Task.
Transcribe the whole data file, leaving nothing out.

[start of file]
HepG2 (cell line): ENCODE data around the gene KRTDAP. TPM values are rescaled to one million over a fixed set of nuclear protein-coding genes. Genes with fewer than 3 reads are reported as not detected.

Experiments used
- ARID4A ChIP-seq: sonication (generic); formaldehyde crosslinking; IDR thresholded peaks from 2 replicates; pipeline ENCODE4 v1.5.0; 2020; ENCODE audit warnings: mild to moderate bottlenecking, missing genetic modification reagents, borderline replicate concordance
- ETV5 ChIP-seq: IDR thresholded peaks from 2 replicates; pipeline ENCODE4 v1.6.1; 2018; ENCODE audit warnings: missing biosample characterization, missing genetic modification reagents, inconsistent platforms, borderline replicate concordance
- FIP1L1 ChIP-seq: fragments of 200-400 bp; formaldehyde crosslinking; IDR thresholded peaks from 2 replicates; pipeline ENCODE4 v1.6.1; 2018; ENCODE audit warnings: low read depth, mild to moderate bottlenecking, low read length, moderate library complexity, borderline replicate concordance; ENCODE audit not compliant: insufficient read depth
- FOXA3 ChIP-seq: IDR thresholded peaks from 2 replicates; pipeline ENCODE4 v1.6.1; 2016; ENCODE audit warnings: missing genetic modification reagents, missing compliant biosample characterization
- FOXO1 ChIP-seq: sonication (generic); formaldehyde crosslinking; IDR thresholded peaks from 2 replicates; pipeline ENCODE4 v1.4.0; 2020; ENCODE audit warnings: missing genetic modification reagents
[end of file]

HepG2 (cell line): ENCODE data around the gene KRTDAP. TPM values are rescaled to one million over a fixed set of nuclear protein-coding genes. Genes with fewer than 3 reads are reported as not detected.

Experiments used
- ARID4A ChIP-seq: sonication (generic); formaldehyde crosslinking; IDR thresholded peaks from 2 replicates; pipeline ENCODE4 v1.5.0; 2020; ENCODE audit warnings: mild to moderate bottlenecking, missing genetic modification reagents, borderline replicate concordance
- ETV5 ChIP-seq: IDR thresholded peaks from 2 replicates; pipeline ENCODE4 v1.6.1; 2018; ENCODE audit warnings: missing biosample characterization, missing genetic modification reagents, inconsistent platforms, borderline replicate concordance
- FIP1L1 ChIP-seq: fragments of 200-400 bp; formaldehyde crosslinking; IDR thresholded peaks from 2 replicates; pipeline ENCODE4 v1.6.1; 2018; ENCODE audit warnings: low read depth, mild to moderate bottlenecking, low read length, moderate library complexity, borderline replicate concordance; ENCODE audit not compliant: insufficient read depth
- FOXA3 ChIP-seq: IDR thresholded peaks from 2 replicates; pipeline ENCODE4 v1.6.1; 2016; ENCODE audit warnings: missing genetic modification reagents, missing compliant biosample characterization
- FOXO1 ChIP-seq: sonication (generic); formaldehyde crosslinking; IDR thresholded peaks from 2 replicates; pipeline ENCODE4 v1.4.0; 2020; ENCODE audit warnings: missing genetic modification reagents